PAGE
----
The Power Position

By Alex Matthews


A sea kayaker’s posture in a boat is important. Firstly - you must be comfortable. Your seated position should promote sitting up straight, which leads to better body mechanics. In order to paddle to your full potential, you also need to achieve a position that provides a very positive physical connection between you and your kayak.
So make your mother proud and sit up straight in your boat. Imagine a steel rod coming down from the heavens and going through the top of your head, and down along your spine. A straight back (rather than a hunched, or curved one) makes twisting along the length of the spine far easier and increases the range of motion possible. Make sure that you are resting on the sit bones in your butt, and strive to keep your lower back straight too. Try to rotate your pelvis forward, with your vertebrae in vertical alignment, rather than sitting hunched with a rounded back. Tightening up the seat back or back band will support your lower back, and help keep you sitting tall. Your legs should be slightly bent with your feet on the pedals, and your knees tucked up under the foredeck and thigh hooks, so that you have a solid connection with the kayak.
The boat’s outfitting should be adjusted so that you are comfortable in the kayak and can positively grip the kayak simply by flexing your legs. Closed cell foam can be glued in to customize the fit. Aim for snug, but not tight. Hip pads that keep you located in the seat (rather than sliding wildly side to side) are fine. But do not fit hip pads that are so tight that they lock your pelvis in one static position and prevent you from moving. Bear in mind that your clothing system will change depending on conditions, seasons, and your paddling mission. If the fit of your cockpit outfitting is really snug when you’re wearing only board-shorts, then it will be overly tight once you don a wetsuit or drysuit and additional thermal layers.
Never modify outfitting, or the fit of your kayak, in any way that makes it difficult to wet exit instantly in case of capsize or emergency.
The Power Position
Sea kayaking can expose a paddler to the formidable forces of water (especially when confronting wind, waves, and currents), and injuries can occur. The most common injuries are relatively minor ones like blisters, or sore muscles. Unfortunately, shoulder injuries and even shoulder dislocations are a real potential injury – especially in the surf zone. But you can keep your shoulders safe if you maintain the ‘Power Position’.
The Power Position simply consists of keeping your hands in front of your body at all times. Another way to think of this is that your arms, chest and paddle shaft form a box when you hold your paddle out in front of you, and you should maintain this box when taking any type of stroke.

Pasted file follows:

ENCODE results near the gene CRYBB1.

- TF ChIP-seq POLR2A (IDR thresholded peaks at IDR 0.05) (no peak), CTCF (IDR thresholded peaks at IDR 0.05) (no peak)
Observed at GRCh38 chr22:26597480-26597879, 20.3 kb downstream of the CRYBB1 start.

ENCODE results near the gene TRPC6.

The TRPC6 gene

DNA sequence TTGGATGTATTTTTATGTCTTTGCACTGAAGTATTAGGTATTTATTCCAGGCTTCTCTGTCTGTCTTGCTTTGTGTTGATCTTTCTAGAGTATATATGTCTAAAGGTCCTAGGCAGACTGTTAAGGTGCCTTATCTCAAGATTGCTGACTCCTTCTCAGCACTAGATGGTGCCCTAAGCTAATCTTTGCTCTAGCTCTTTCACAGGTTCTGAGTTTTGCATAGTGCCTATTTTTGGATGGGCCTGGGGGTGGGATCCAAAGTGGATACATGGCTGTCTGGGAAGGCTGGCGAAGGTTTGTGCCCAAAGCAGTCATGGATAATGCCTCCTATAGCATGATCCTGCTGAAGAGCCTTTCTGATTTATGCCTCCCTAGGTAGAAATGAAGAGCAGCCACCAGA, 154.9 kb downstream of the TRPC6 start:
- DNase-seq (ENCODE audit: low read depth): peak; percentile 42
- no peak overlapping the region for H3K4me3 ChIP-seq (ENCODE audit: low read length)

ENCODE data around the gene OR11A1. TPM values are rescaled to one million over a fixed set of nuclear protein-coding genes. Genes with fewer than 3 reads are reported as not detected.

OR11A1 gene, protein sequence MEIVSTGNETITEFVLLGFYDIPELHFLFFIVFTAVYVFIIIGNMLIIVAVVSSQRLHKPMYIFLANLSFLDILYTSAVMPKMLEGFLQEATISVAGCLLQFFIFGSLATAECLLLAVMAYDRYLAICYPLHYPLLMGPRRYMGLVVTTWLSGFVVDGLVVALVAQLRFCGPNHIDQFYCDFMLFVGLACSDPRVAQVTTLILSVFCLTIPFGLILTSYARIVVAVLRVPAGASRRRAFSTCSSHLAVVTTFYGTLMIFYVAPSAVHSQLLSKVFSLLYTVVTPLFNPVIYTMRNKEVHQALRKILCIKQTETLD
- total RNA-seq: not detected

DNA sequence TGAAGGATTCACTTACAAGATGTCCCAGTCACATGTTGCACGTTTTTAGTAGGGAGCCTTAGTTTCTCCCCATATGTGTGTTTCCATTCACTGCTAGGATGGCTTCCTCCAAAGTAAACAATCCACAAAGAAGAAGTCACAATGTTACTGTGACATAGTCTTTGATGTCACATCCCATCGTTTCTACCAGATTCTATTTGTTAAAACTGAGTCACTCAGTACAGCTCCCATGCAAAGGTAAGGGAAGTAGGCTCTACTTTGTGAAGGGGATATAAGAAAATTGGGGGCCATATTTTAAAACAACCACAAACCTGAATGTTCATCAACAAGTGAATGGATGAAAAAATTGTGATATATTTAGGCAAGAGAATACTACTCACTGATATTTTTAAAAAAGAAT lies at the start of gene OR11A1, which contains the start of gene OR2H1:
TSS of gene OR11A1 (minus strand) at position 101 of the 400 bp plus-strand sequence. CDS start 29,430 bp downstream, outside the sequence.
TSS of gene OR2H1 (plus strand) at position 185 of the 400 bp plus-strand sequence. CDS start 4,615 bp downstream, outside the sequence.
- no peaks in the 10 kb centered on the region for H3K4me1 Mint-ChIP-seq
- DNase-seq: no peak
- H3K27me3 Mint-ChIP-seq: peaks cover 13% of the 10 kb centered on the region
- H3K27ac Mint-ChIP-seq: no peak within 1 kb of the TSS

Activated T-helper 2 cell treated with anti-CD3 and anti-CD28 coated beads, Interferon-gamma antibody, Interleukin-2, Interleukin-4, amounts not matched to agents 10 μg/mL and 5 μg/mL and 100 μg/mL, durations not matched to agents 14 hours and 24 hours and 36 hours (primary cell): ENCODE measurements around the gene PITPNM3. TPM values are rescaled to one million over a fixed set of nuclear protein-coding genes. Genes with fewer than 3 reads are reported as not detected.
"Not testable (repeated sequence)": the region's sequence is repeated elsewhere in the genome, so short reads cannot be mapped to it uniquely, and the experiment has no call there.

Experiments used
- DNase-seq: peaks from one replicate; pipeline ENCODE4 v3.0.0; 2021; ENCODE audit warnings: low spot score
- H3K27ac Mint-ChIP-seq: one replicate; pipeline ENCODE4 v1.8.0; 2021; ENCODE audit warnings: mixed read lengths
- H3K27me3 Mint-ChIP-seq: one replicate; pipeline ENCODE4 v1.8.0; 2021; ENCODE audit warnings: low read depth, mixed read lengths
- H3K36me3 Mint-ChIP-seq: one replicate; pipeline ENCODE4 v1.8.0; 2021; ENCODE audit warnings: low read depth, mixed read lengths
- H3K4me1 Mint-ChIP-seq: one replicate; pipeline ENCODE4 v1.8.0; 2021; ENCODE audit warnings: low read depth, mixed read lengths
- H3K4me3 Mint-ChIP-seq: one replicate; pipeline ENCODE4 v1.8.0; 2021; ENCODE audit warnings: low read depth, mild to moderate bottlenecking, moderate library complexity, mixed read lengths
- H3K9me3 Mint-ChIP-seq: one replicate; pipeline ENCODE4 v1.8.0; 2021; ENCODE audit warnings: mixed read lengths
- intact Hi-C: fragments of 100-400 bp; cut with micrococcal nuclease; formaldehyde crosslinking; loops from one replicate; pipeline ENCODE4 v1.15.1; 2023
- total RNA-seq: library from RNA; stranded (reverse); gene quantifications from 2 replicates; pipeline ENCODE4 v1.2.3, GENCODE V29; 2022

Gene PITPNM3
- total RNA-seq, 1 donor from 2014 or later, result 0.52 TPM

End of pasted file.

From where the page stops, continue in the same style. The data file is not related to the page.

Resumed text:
Hands in Front 
This doesn’t mean that you can’t reach to the back of your boat with your paddle blade. But it does mean that in order to do so - and maintain your power position - you’ll need to rotate your whole upper body so that your hand stays in front of you.


The goal of the Power Position is to always maintain some shock-absorption potential in your arms and shoulders. To this end, always keep your hands in front of you. And strive to keep your hands low and arms bent, during braces. Maintaining the Power Position ensures that your shoulders are set up to be able to smoothly absorb the impact and force of a paddle blade loading in dynamic or unexpected ways.


Low Brace





High Brace Lean Turn 



So - if you want to sweep your paddle blade to the stern of your kayak, for instance - don’t isolate an arm by sitting facing forward, with a hand trailing behind you. In that posture, there is no shock absorption possible should your arm be forced further back. The arm and shoulder are at the very end of their range of motion, and therefor highly vulnerable to injury.


Instead, sweep your paddle toward the stern by rotating aggressively from the waist. This will maintain your Power Position, keeping your hands in front of you (protecting your shoulders), and unlock the power of torso rotation.


Torso Rotation


Instead of relying solely on just arm and shoulder muscles, twisting powerfully from the waist gets your whole body and torso in play. You push off of your foot pedals to sweep your paddle through the water, driving the stroke with torso rotation. Torso rotation is the way to get your front and side stomach muscles involved with your strokes. With good rotation, you should be working your latissimus dorsi muscles, or “lats”, too. Using these larger muscles will let you paddle harder, faster, and for longer.


Get into the habit of watching your active paddle blade when working to maximize torso rotation. When you turn your head, your body typically follows. Keep your hands in front of you, keep them low when bracing, and think about driving your strokes with torso rotation, rather than just independent arm motion. 

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